December 22, 2004

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Headlines (5:20)

Conyers Wants Election Night Polling Data
One U.S. Congressional leader is requesting more data in an attempt to figure out the validity of claims of voting irregularities in the presidential election. Adam Sharon reports from D.C.

WA Recount Update
Today the Washington state Supreme Court will hear arguments concerning whether 700 ballots in a heavily Democratic county should be counted that may well determine the state’s next governor.  Martha Baskin reports from Seattle.

CA Nurses Sue Governor Schwarzenegger
California Nurses are suing Gov. Arnold Schwarzenegger over his suspension of a nurse-to-patient staffing ratio scheduled to go into effect next month. Kellia Ramares reports from Berkeley.

UN Sends 400 Soldiers for Buffer Zone in Congo
United Nations officials have sent out just under 400 soldiers to serve as “peacekeepers” in the eastern Congo.  According to a report in Reuters, Lieutenant Colonel Victor White said that the UN is creating a buffer zone designed to stop fighting between Congolese and Rwandan armed factions.  UN officials in the Democratic Republic of Congo say the most recent outbreak has forced more than 200-thousand people from their homes. An activist with Great Lake Women in the Congo and Peace Women International, Angininia Bibiane Tshefu, says that the world, especially the United States is turning a blind eye to the staggering genocide in the Congo.  TAPE.  She adds that if the international community stopped doing business with the companies supporting the unrest and political power struggles the situation would change.


Darfur Peace Talks End Abruptly (3:48)
As fighting continues in Sudan’s Darfur region, peace talks between the Sudanese government delegates and two rebel groups being held in Nigeria have ended abruptly without any agreement. Sam Olukoya reports from Lagos.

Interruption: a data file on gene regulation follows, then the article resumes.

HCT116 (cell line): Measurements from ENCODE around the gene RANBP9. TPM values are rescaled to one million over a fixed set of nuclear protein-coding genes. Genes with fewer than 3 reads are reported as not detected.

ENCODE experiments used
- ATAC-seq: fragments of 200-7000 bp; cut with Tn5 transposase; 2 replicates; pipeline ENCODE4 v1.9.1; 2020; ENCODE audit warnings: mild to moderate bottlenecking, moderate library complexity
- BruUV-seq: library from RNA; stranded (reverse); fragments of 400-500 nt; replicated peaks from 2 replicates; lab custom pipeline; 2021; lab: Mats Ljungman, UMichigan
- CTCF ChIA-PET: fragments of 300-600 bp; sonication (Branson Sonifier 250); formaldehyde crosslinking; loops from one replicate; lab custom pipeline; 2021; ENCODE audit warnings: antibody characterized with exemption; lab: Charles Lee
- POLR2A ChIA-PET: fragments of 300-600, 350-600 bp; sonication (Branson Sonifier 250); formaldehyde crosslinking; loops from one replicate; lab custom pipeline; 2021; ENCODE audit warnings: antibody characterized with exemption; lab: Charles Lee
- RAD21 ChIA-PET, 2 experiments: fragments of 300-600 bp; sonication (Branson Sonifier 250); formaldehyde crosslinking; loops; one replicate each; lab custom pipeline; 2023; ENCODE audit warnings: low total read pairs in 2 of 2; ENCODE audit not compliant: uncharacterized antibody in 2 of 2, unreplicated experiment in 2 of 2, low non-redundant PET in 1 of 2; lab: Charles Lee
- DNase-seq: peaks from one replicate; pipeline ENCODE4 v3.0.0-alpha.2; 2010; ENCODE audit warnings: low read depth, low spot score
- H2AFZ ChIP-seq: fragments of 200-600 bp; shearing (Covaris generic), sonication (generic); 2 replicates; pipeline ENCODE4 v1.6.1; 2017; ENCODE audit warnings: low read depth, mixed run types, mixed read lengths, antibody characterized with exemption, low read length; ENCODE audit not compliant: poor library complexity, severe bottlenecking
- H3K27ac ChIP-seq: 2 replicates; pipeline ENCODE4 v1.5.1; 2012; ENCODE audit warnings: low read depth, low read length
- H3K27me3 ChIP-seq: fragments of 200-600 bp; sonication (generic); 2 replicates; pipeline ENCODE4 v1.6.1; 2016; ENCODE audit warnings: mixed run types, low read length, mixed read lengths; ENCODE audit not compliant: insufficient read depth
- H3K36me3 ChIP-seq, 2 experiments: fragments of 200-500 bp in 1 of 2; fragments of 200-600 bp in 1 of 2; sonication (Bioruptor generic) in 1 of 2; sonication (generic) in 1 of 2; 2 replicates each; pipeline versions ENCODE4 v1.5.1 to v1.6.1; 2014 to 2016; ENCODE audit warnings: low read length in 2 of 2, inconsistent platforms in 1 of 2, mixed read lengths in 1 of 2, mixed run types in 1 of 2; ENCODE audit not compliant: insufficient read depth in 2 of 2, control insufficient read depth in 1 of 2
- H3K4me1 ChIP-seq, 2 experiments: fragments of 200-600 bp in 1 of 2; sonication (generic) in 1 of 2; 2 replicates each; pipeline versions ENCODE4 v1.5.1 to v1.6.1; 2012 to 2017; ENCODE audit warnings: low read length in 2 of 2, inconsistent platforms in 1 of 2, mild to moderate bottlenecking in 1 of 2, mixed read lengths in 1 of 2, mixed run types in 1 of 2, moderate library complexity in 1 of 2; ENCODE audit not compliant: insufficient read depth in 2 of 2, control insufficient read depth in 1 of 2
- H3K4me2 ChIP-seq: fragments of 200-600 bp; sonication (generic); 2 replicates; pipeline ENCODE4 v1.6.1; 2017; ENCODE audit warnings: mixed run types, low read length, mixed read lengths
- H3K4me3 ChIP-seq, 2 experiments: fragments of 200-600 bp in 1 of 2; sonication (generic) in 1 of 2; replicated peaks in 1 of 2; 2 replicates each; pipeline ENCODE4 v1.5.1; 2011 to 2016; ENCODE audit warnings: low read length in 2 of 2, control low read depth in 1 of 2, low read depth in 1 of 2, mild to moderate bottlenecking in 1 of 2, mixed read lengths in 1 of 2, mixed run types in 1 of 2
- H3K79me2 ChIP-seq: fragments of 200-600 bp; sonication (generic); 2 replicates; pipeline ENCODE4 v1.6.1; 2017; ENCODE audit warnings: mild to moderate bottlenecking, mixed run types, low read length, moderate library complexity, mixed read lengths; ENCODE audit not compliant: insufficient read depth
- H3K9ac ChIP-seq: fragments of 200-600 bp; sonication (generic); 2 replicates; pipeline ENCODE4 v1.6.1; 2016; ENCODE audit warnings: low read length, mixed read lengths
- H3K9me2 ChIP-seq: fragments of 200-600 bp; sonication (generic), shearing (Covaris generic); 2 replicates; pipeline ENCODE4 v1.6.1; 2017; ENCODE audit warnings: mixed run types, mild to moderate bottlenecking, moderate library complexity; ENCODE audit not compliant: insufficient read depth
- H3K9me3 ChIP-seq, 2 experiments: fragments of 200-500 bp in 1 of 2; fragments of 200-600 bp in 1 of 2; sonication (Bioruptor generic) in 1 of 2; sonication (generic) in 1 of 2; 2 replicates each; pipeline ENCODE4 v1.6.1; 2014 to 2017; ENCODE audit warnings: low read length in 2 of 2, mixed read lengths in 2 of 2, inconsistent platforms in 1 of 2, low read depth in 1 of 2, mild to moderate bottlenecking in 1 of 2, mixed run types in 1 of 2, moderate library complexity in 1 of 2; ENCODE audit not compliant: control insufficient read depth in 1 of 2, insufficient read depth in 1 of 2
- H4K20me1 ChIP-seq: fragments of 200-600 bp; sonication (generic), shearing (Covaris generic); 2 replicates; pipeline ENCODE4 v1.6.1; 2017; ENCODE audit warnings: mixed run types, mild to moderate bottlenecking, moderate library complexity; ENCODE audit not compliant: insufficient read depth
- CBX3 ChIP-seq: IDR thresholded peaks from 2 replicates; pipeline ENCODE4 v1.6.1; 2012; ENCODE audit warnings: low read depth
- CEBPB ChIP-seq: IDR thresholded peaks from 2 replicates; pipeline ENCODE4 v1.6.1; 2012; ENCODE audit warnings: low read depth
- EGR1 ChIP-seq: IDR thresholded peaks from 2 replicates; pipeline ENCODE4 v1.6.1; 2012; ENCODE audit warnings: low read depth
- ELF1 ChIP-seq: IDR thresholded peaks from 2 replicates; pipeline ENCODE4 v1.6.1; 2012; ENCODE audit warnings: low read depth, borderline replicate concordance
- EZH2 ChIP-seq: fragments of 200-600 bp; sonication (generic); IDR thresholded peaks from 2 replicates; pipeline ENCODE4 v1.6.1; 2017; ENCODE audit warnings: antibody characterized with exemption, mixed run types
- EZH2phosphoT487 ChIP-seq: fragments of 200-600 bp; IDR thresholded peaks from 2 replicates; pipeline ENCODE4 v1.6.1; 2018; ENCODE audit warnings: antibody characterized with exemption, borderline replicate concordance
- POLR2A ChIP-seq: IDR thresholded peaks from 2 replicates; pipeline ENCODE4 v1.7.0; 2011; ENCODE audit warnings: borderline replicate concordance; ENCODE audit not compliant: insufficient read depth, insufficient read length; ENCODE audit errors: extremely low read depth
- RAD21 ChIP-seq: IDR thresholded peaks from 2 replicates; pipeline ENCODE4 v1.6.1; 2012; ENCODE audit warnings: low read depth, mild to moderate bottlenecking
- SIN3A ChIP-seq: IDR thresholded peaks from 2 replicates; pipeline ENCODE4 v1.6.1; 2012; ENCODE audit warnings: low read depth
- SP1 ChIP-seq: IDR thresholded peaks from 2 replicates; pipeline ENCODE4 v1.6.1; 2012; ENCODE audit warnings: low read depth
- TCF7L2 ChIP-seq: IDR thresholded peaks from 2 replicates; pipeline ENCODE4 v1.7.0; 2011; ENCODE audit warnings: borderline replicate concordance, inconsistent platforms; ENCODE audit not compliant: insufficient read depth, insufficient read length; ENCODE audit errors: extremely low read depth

Indonesian Military to End Side Business Deals (2:56)
After more than 40 years of conducting business activities as well as its traditional duties, the Indonesia military is stopping its profit making ventures. As the Indonesian military has long been the target of human rights watchers for its extreme abuses, many have said that the military’s involvement in the business world has been one of the main stumbling blocks to Indonesia’s democratization. Yet, the Indonesian military may still try to develop closer relations with US and Australia which both have prolonged their arms embargo against the Asian nation. From Jakarta, FSRN’s Meggy Margiyono has more.

Bush Cuts Aid to World’s Hungry (2:23)
As the number of hungry people around the world continues to rapidly grow, the Bush administration has announced that it will cut some $100 million dollars to the food aid programs that feed the world’s hungry. Charity groups are outraged. Dolores M. Bernal has more from Washington, DC.

Environmental Groups Sue Over Endangered Species Act (3:57)
Two environmental groups have sued over Bush administration plans to reduce critical habitat for threatened bull trout by 90 percent. The suit may be expanded to include other species such as northwest salmon runs, alleging similar federal habitat decisions represent a pattern of unlawful behavior aimed at gutting endangered species act protections. Leigh Robartes has more from Moscow, Idaho.

Indigenous Chief Exonerated 148 Years After Death Sentence (3:48)
On December 10th, 2004 Nisqually War Chief Leschi, was exonerated of murder charges, 148 years after he was hanged for a crime a court now says he did not commit. At the same time, the Washington State Capitol Museum in Olympia opened a new traveling exhibit depicting the Treaty Negotiations that took place during the mid 1800’s. Robin Carneen has more.

Mumia Abu-Jamal Commentary: “The Price of a Dictator” (4:15)

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